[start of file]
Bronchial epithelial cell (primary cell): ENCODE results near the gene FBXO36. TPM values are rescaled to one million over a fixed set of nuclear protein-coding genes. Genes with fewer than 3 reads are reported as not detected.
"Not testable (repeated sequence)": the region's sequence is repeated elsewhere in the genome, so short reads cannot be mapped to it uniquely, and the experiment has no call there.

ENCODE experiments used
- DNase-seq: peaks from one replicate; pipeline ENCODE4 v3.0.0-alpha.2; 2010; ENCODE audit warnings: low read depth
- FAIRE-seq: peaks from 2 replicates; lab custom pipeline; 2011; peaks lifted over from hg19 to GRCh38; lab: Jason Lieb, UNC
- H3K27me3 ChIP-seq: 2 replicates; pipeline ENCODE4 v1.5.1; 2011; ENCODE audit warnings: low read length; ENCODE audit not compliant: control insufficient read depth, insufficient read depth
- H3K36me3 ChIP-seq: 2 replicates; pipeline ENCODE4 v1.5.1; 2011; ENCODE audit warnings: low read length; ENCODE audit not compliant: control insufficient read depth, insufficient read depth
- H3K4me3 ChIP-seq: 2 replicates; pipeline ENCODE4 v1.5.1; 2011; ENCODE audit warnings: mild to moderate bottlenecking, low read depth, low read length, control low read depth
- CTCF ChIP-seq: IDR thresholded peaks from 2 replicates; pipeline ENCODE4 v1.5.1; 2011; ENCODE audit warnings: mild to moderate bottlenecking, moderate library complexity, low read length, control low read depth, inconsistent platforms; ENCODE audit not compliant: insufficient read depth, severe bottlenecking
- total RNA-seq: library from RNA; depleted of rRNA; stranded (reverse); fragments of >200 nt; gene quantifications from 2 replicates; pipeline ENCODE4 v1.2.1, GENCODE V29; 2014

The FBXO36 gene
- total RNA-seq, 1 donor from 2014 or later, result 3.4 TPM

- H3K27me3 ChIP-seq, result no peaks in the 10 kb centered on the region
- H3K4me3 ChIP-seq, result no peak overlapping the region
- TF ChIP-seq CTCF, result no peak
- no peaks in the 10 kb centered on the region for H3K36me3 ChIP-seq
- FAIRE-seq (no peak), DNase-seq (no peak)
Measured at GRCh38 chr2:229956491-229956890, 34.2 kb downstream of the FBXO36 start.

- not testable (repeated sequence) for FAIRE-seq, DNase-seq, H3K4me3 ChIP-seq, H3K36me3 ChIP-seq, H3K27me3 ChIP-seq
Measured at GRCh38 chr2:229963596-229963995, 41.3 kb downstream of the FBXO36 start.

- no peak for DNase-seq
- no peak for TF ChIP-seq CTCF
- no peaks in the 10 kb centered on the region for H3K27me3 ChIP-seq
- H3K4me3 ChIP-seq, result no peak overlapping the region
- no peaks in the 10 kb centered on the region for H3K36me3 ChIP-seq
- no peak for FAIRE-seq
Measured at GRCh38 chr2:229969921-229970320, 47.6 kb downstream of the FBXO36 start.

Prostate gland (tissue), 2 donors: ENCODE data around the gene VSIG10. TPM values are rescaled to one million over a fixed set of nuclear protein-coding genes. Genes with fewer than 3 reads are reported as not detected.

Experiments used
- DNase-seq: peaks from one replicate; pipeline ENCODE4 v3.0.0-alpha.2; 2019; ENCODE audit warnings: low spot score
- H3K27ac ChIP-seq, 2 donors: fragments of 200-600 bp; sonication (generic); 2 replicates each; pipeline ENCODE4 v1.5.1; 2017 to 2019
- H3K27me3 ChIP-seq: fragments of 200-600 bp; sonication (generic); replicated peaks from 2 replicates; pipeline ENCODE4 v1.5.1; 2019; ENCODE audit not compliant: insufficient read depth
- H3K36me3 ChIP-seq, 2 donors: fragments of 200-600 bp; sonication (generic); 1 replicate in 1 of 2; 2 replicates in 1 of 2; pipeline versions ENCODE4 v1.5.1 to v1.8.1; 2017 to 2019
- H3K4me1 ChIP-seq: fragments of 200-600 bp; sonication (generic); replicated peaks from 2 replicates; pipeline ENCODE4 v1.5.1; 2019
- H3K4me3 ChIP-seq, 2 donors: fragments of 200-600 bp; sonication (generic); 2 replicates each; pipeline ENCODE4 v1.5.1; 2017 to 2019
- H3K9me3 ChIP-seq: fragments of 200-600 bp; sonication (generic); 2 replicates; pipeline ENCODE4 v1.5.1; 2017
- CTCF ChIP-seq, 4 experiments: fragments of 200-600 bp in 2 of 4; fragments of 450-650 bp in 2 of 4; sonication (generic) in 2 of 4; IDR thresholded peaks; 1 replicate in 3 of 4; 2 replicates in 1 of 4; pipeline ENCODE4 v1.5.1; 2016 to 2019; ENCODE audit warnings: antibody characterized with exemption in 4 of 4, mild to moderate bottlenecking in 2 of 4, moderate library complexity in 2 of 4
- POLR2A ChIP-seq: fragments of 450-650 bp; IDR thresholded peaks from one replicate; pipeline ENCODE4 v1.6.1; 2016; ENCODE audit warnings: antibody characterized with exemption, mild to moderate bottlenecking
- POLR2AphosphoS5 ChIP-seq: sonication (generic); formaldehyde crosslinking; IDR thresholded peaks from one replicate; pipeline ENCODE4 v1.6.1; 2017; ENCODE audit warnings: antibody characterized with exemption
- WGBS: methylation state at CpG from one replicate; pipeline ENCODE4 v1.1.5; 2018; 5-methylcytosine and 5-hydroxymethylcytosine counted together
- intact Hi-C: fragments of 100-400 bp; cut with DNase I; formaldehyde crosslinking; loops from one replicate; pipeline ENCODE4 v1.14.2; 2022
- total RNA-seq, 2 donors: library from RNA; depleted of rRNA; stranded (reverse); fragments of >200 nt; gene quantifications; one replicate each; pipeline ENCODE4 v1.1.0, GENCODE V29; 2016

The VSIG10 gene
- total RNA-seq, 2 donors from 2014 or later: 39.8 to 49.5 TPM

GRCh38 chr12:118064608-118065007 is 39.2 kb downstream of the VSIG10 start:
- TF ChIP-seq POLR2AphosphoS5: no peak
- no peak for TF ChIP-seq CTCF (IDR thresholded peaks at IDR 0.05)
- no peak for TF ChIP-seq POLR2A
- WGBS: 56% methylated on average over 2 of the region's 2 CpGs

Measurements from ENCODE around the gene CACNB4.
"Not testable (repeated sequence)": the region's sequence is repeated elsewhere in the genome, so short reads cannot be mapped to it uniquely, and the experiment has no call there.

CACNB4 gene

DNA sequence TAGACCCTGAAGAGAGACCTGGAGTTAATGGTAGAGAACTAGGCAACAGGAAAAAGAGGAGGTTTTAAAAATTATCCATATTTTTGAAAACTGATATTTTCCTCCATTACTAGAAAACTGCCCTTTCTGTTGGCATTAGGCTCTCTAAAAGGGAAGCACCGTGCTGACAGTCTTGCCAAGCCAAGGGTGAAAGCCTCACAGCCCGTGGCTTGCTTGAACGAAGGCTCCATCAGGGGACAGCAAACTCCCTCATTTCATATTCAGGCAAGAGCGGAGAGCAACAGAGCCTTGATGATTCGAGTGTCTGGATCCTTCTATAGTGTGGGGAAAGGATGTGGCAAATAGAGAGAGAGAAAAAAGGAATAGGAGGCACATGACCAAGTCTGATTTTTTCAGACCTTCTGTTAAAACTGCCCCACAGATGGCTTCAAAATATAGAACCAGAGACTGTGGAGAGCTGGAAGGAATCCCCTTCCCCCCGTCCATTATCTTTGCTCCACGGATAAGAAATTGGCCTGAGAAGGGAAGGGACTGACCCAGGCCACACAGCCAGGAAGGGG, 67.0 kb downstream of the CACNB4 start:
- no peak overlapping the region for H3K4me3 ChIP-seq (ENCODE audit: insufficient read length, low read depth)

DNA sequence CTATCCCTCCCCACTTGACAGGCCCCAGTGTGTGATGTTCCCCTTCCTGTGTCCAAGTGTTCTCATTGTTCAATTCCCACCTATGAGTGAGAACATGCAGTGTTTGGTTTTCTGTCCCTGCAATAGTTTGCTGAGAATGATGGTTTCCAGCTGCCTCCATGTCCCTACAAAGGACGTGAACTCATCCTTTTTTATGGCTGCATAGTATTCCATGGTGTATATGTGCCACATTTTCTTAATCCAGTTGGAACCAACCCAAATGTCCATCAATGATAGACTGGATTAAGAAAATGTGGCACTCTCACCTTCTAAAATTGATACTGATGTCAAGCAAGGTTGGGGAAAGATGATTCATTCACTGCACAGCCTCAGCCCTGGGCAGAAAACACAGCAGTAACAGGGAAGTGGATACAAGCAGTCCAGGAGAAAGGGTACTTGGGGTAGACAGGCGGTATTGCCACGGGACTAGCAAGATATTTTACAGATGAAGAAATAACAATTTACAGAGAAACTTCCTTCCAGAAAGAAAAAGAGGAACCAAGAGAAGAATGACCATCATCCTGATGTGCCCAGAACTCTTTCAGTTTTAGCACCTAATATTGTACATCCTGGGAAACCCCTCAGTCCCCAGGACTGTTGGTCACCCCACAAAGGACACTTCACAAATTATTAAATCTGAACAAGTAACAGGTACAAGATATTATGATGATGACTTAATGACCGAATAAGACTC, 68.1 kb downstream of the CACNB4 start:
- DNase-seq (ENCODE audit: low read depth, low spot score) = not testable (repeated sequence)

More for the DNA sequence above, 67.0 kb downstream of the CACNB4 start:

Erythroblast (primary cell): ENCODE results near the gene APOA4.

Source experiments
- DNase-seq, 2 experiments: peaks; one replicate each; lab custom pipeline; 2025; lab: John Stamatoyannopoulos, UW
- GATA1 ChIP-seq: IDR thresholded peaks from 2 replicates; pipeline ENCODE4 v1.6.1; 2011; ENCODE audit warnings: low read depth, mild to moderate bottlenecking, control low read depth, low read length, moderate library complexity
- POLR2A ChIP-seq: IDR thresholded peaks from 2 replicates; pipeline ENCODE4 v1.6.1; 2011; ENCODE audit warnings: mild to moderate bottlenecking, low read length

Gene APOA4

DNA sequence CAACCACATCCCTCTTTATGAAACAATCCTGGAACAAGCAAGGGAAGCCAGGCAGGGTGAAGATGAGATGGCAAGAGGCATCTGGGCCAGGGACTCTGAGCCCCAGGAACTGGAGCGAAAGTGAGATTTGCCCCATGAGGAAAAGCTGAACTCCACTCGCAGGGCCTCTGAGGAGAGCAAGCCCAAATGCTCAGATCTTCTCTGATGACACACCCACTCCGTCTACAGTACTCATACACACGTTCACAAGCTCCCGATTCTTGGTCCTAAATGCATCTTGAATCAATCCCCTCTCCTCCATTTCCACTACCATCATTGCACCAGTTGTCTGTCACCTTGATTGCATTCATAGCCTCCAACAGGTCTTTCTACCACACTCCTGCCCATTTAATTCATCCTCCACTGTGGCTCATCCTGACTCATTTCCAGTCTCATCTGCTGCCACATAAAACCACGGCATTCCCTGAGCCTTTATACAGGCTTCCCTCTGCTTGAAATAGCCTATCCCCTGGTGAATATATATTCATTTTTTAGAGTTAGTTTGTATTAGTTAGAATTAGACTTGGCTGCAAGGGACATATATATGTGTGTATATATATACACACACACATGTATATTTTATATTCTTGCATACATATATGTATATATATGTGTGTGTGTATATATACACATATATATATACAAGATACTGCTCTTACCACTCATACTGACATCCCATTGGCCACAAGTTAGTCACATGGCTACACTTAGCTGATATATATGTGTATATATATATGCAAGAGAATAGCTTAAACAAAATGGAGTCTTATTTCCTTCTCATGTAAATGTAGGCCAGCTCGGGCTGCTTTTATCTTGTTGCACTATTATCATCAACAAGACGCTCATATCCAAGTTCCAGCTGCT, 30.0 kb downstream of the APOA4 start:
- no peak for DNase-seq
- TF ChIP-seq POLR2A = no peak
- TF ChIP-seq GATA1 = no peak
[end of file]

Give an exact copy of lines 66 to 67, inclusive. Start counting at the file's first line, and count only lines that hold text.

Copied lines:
- TF ChIP-seq POLR2A = no peak
- TF ChIP-seq GATA1 = no peak